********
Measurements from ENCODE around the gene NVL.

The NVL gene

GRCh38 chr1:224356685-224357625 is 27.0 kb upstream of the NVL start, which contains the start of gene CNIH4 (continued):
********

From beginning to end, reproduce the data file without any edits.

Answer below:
Measurements from ENCODE around the gene NVL.

The NVL gene

GRCh38 chr1:224356685-224357625 is 27.0 kb upstream of the NVL start, which contains the start of gene CNIH4 (continued):